Co Loa is a large archaeological site located in the Bac Bo region of northern Vietnam, just outside of Hanoi. Today it is home to thousands of residents of the Co Loa commune. A mixture of legend, history, and archaeological research suggests that this was a fortified, political center for proto-Vietnamese civilization, likely being founded during the Dongson Culture (c. 600 BC – AD 200) period of Vietnam. The Dongson Culture is famous for its bronze working industry. The Co Loa site is marked by a series of three earthen rampart enclosures, the largest of which encompasses some four to five hundred hectares of landscape. The size and scale of the architectural features suggest construction by an early, powerful, and politically centralized society. Much of the ramparts remain standing today in various states of collapse. In some places, the walls stand ten meters in height and up to 30 meters in width.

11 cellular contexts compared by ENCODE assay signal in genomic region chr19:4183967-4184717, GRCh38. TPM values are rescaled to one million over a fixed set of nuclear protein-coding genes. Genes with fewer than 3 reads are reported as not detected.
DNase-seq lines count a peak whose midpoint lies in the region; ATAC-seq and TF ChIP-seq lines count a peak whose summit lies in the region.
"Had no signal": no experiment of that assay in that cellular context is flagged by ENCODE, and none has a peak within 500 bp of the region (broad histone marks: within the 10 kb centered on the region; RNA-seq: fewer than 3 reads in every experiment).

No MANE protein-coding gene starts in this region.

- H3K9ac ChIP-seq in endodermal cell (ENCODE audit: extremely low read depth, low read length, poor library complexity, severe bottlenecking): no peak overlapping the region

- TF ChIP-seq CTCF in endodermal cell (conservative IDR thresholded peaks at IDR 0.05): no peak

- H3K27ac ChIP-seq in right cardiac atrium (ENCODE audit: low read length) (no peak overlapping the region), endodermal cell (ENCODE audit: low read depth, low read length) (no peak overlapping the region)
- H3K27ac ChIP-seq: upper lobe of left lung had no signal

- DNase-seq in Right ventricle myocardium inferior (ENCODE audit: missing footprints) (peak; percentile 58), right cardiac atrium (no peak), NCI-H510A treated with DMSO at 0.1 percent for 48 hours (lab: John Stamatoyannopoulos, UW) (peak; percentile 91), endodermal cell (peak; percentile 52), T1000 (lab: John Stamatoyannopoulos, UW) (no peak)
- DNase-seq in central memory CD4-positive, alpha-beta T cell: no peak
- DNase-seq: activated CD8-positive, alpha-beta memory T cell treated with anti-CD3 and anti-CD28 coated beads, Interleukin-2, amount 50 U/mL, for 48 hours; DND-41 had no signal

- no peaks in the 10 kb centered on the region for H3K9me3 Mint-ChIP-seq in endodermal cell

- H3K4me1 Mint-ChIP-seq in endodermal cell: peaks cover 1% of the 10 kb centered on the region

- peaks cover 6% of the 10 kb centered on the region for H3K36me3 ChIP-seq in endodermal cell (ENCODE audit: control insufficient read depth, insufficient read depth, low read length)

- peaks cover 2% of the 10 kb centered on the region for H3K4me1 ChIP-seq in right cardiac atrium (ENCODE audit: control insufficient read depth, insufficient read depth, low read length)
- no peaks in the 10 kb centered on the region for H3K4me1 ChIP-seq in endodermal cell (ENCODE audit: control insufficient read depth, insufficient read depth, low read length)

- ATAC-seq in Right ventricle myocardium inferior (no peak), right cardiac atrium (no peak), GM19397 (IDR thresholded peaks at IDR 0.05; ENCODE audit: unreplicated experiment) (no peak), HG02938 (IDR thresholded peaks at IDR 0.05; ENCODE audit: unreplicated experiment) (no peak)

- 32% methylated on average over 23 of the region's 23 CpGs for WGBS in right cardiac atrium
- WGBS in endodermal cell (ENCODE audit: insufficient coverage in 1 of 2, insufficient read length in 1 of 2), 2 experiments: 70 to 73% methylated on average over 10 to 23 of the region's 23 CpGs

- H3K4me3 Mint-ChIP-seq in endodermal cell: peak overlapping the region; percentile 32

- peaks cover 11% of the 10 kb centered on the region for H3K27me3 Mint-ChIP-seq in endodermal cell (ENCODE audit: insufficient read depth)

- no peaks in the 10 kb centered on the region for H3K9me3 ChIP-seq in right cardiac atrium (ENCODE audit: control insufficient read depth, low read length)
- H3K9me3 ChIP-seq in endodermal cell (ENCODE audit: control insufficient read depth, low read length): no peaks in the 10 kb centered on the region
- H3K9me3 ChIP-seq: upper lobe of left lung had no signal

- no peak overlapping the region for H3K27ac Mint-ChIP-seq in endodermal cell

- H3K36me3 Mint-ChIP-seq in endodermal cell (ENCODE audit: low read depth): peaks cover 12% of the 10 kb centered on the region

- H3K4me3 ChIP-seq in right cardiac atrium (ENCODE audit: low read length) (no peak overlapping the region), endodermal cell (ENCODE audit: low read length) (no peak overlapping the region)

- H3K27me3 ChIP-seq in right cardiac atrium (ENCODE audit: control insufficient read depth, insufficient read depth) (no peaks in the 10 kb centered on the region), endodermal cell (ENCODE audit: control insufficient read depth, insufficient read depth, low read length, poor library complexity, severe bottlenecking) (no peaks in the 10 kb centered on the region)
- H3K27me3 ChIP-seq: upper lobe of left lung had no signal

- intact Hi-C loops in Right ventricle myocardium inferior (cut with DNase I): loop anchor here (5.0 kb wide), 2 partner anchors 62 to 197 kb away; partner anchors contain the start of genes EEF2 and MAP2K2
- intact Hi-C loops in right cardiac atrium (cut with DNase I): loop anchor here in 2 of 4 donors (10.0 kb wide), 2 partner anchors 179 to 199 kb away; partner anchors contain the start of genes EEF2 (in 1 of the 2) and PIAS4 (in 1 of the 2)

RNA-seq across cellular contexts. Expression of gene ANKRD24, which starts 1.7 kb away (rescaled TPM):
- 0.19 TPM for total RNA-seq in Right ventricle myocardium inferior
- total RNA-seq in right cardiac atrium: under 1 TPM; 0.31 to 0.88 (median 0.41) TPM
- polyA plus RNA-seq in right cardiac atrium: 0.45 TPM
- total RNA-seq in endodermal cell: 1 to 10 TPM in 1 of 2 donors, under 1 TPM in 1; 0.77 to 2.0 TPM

However, archaeological fieldwork has helped clarify our understanding of this site. At present, there appears to have been three major chronological periods and five construction phases that use different construction techniques.
Interestingly, this area has been quite significant for Vietnamese civilization, as it has operated as a cultural and political center for millennia.